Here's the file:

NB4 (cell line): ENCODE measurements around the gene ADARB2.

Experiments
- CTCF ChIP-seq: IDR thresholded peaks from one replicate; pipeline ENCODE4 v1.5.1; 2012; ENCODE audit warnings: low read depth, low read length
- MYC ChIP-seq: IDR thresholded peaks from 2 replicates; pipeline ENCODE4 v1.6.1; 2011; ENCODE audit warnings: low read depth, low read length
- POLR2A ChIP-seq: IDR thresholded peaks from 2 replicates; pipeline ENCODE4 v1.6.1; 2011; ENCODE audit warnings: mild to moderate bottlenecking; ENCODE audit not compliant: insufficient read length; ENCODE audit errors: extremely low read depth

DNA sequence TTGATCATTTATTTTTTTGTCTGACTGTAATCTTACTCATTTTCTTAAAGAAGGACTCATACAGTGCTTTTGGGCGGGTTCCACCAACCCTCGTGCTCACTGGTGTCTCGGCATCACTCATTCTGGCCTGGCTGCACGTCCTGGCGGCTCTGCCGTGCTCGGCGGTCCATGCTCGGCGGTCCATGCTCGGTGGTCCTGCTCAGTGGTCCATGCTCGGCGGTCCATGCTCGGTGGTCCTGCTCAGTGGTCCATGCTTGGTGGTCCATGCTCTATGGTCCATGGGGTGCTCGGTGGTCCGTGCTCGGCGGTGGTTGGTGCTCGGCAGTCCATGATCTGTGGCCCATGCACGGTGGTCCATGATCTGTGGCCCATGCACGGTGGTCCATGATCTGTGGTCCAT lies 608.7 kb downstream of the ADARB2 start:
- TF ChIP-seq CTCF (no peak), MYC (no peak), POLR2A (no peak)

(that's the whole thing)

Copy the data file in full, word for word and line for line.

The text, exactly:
NB4 (cell line): ENCODE measurements around the gene ADARB2.

Experiments
- CTCF ChIP-seq: IDR thresholded peaks from one replicate; pipeline ENCODE4 v1.5.1; 2012; ENCODE audit warnings: low read depth, low read length
- MYC ChIP-seq: IDR thresholded peaks from 2 replicates; pipeline ENCODE4 v1.6.1; 2011; ENCODE audit warnings: low read depth, low read length
- POLR2A ChIP-seq: IDR thresholded peaks from 2 replicates; pipeline ENCODE4 v1.6.1; 2011; ENCODE audit warnings: mild to moderate bottlenecking; ENCODE audit not compliant: insufficient read length; ENCODE audit errors: extremely low read depth

DNA sequence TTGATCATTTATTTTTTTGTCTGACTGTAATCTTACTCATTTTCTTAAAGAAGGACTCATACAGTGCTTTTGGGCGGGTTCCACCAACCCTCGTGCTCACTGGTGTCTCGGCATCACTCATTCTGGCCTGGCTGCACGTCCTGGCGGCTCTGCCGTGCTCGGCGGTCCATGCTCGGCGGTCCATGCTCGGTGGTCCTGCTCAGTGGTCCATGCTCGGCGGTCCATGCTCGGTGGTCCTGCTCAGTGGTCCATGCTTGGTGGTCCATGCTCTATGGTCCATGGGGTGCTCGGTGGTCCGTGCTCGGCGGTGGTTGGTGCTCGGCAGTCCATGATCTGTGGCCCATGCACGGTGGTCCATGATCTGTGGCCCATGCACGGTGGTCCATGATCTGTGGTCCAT lies 608.7 kb downstream of the ADARB2 start:
- TF ChIP-seq CTCF (no peak), MYC (no peak), POLR2A (no peak)